TUALATIN, Ore. — Portland Trail Blazers general manager Kevin Pritchard recalled guard Steve Blake looking pale and ghost-like.
Blazers guard Brandon Roy said Blake appeared tired and worn down.
And Portland coach Nate McMillan stated that, while he knew Blake was sick, he nor anyone else on the team initially had any idea just how ill Blake really was.
But many Blazers thought for weeks that something was wrong with Portland’s back-up point guard. And the notion was confirmed Friday, when Blake was admitted to an area hospital with pneumonia. He is expected to miss at least a few days.
“We’re all a little concerned with Steve,” said Roy, following a Friday morning workout at the team’s practice facility.
The 6-foot-3, 172-pound Blake is averaging 7.6 points, 3.6 assists and 2.4 rebounds in 34 games (25 starts) for the Blazers this season.
Prior to his hospitalization, Blake was the only Blazer besides Andre Miller who had played in all of Portland’s games this year.
“You’ve got to give that kid a ton of (credit),” Pritchard said. “The amazing thing about him is, he could have it and nobody would know, because he wouldn’t tell anybody. Because … he really believes he doesn’t miss practice; he doesn’t miss games. How lucky are we to have guys like that?”
Blazers athletic trainer Jay Jensen said Blake had been troubled by a persistent cough and had been on cold medication for a couple weeks.
But the guard’s condition worsened during Portland’s 103-99 victory over the Los Angeles Clippers at the Rose Garden on Wednesday.
Blake hit two key second-half 3-point shots, and finished the game with 10 points.
However, Roy recalled seeing Blake sitting in the Blazers’ locker room with a towel draped over his head during halftime. Roy asked Blake if he was feeling OK. Blake replied, “I just feel bad.”
In addition, McMillan stated that Blake did not look right during the fourth quarter, and that his skin color had changed. Portland’s coach attempted to pull Blake out of the game with six minutes to go, in the attempt to give the guard a breather. Blake insisted on staying on the court, though.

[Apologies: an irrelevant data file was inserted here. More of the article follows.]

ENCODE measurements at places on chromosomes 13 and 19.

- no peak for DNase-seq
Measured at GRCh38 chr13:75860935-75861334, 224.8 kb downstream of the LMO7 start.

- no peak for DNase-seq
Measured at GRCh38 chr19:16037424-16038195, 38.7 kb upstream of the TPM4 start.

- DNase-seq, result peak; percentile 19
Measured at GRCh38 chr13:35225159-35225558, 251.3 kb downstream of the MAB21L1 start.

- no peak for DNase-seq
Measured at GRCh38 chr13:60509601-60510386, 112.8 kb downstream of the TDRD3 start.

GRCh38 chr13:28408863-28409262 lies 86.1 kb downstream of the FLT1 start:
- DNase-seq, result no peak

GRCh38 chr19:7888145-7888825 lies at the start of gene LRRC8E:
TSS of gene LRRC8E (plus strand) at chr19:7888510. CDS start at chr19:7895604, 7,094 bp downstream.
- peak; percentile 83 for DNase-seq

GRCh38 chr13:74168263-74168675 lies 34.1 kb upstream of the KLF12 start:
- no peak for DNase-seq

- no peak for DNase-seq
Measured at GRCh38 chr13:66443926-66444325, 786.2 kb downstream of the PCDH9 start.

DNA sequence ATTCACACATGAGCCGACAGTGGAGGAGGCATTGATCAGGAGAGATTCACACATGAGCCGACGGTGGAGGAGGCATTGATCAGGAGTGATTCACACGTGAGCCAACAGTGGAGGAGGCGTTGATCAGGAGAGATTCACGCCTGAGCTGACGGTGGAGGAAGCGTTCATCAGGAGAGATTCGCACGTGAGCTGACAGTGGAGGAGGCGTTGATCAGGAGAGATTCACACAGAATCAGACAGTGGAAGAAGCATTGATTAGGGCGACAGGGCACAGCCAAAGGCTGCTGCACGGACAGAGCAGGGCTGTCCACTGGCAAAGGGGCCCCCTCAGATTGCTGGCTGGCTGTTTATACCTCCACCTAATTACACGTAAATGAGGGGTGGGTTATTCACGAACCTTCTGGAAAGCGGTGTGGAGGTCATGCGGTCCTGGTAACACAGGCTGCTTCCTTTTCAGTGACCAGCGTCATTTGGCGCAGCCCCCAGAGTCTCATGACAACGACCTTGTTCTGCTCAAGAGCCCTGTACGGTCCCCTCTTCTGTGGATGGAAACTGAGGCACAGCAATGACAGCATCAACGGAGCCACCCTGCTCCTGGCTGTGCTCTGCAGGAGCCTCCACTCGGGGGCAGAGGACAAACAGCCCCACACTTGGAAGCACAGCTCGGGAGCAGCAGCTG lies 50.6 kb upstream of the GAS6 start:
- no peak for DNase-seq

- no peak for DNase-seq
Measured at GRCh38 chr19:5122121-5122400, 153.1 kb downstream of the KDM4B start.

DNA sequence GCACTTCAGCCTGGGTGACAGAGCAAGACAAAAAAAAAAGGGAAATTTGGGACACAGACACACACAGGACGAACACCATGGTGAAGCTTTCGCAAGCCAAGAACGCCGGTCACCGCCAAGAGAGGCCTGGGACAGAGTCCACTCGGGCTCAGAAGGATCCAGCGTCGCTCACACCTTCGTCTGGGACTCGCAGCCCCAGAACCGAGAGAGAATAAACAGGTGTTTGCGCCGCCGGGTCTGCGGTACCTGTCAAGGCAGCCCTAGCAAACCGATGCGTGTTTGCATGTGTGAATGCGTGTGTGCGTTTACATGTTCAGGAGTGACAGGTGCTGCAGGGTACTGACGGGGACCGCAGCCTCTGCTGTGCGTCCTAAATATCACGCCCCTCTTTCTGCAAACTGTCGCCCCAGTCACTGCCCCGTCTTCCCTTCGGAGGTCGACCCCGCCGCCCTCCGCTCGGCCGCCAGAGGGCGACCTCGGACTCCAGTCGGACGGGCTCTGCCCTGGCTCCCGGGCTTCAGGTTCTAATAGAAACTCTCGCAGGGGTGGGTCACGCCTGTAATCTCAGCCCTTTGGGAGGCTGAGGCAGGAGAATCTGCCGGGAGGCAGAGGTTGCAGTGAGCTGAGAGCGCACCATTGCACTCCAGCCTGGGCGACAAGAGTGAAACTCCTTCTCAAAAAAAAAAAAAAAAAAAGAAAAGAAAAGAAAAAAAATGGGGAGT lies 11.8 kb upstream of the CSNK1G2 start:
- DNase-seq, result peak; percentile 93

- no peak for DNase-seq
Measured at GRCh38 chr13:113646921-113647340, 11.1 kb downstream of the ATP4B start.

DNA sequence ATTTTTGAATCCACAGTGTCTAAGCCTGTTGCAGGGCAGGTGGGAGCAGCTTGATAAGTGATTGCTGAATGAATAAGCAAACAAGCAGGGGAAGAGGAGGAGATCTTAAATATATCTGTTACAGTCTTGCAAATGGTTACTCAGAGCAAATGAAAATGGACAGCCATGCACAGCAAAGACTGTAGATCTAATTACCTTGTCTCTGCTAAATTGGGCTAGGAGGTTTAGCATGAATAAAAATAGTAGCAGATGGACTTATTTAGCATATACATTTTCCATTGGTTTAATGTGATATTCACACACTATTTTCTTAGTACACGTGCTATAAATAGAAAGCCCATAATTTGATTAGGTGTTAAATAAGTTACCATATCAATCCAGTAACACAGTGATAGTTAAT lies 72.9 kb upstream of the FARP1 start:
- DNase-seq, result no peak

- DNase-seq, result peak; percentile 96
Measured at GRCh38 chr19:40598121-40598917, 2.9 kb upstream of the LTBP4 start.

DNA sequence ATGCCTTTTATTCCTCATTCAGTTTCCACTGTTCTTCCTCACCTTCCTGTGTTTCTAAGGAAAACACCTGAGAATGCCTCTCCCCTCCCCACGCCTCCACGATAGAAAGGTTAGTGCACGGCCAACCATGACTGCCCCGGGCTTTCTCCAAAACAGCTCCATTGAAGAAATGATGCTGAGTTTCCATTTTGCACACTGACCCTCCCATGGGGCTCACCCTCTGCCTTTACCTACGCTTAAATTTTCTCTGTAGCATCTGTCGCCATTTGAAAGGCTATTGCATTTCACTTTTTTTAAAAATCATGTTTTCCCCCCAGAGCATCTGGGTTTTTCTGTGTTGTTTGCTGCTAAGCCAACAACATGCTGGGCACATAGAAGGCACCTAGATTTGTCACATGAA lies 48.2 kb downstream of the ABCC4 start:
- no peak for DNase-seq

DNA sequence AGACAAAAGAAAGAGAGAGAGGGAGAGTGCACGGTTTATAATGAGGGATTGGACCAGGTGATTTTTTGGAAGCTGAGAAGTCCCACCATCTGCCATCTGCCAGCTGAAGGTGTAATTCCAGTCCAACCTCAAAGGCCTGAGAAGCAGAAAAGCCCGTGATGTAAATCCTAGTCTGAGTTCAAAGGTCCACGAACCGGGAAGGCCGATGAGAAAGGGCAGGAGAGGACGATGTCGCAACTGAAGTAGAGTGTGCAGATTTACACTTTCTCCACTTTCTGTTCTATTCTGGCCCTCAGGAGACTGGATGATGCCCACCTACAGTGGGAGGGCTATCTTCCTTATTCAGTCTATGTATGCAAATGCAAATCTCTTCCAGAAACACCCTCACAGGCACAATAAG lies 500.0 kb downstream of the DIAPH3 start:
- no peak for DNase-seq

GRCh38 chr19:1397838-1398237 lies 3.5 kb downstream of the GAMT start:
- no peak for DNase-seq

“He said, ‘No. Let me go, let me go,’ ” McMillan said.
Jensen stated that Blake possessed a slightly elevated fever during a recent team health evaluation, but his breathing was normal and he was not dehydrated. However, a chest X-ray showed that Blake had a “small little infiltrate in his right lung,” Jensen said. Blake was then administered intravenous therapy. Recent lab results confirmed that he had pneumonia.
“I talked to him today and he’s feeling better,” Jensen said. “But … he’s got to take care of his problem.”
Blake’s illness is the latest setback for the Blazers (21-13), who have been forced to deal with a series of major injuries and health issues this season. Centers Greg Oden and Joel Przybilla are out for the year, while Nicolas Batum, Travis Outlaw, Rudy Fernandez, Jeff Pendergraph, Patty Mills and LaMarcus Aldridge have all missed time due to injuries. In addition, McMillan ruptured his Achilles tendon during a practice, while owner Paul Allen and assistant coach Maurice Lucas have battled health problems.
“Things happen, and sometimes they happen bad, and it hits you hard,” McMillan said. “And that has happened to us pretty much all season long.”
Roy and McMillan stated that they have never played for nor known of a basketball team that has suffered so many health problems in one season. And while Roy said the overwhelming mixture of game-related injuries and off-the-court illnesses have been difficult to believe, McMillan said the only way he has been able to mentally persevere through the setbacks is by reminding himself that uncontrollable things often happen in life.
“To try to figure out why or what’s going on, you can go crazy,” McMillan said.
Meanwhile, Pritchard attempted to remain optimistic.
“No one’s going to feel sorry for us. We’re going to go out there and compete,” Pritchard said. “There’s always these little blessings in disguise, right? Guys get opportunities. You get in there, you make the best of it. And hopefully in the long run, we’re a better team for this.”
With Blake and Aldridge (left ankle sprain) out Friday, Portland was forced to play 4-on-4 during a morning practice. But Roy said a Portland team that is 7-2 in its last nine games and is tied with the Denver Nuggets for the Northwest Division lead must stay the course and not give in to dark thoughts.
“The games are still going to come. The times are still the same,” Roy said. “And we’ve got to play, or we’re going to get our butt kicked.”